One academic blamed the University’s response to the philosophy faculty race row on the new legislation.Louis Ashworth for Varsity

Key measures in the Freedom of Speech Act regulating higher education institutions will come into force on the first of August, and have been met with mixed reception by Oxbridge academics.

The Office for Students has published a timeline for the implementation of measures to strengthen the legal requirements on universities to protect freedom of speech.

The act received Royal Assent in May 2023, although the majority of its provisions are not yet in force.

The law includes a statutory tort that from August will enable individuals to bring legal proceedings against a university, college or students’ union that fails to comply with their freedom of speech duty.

If they have exhausted the institution’s complaints procedure, individuals will be able to seek legal redress for any loss – financial or otherwise – they have suffered from the breach of the free speech duty.

Julius Grower, Associate Professor of Law at the University of Oxford, told Varsity that he is “very supportive of the tort clause, which allows for the awarding of money remedies in favour of claimants, and against institutions like universities and colleges. This is significant because, to be blunt, money talks.”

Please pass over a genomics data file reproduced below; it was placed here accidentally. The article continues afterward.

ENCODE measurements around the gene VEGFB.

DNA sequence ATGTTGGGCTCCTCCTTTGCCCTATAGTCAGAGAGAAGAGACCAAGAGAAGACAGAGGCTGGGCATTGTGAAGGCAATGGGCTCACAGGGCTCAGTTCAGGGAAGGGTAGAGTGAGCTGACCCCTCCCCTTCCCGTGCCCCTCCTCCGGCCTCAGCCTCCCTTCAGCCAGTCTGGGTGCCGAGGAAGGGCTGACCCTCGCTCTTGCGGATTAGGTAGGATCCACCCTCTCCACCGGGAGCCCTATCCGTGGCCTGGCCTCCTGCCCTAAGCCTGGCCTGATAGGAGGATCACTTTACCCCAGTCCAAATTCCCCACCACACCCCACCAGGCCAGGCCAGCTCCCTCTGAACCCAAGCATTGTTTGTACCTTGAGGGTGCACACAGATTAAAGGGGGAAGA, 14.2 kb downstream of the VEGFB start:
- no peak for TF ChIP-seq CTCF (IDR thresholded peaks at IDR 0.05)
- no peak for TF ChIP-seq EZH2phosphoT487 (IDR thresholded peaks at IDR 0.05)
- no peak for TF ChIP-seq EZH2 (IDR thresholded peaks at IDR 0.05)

“With the tort clause, the statutory entitlements are enforceable – simply and efficiently – by anyone who has had their rights violated,” he said.

According to Dr Grower: “That wide definition of loss is important, and will, in practice, probably mean that the tort is sufficiently strong to do its job. Non-pecuniary loss will cover loss of reputation, shame and humiliation, and loss of any other benefits.”

“And seeing now, as we saw during the passage of the legislation, university and college leaders moan about it so vociferously shows that it will have its intended effect,” he added.

The government’s free speech tsar and ex-Cambridge don, Arif Ahmed, is responsible for overseeing the rollout of the regulations.

However, not all Cambridge academics view the new legislation favourably. One senior don blamed the University’s response to the philosophy faculty race row on the act.


Mountain View

Uni academic head admits ‘failures’ over ‘race-realist’ fellow

Earlier this term, “race-realist” fellow Nathan Cofnas sparked outrage when he argued in favour of the “preservation of racial distinctions” and said the number of black professors at Harvard would “approach zero” in a meritocracy.

Professor Nicholas Guyatt, History faculty director of undergraduate studies, wrote on the social network Blue Sky: “So my university inadvertently hired a ‘race realist’, then put him in charge of examining students’ work, and now can’t fire him because of the government’s ‘Freedom of Speech’ (2023) act, which seems designed precisely to perpetuate this farce.”

Emmanuel College Master Doug Chalmers said the legislation is a “complicating factor” in the Cofnas case at a town hall held last month to address the “race-realist’s” ongoing employment by the University.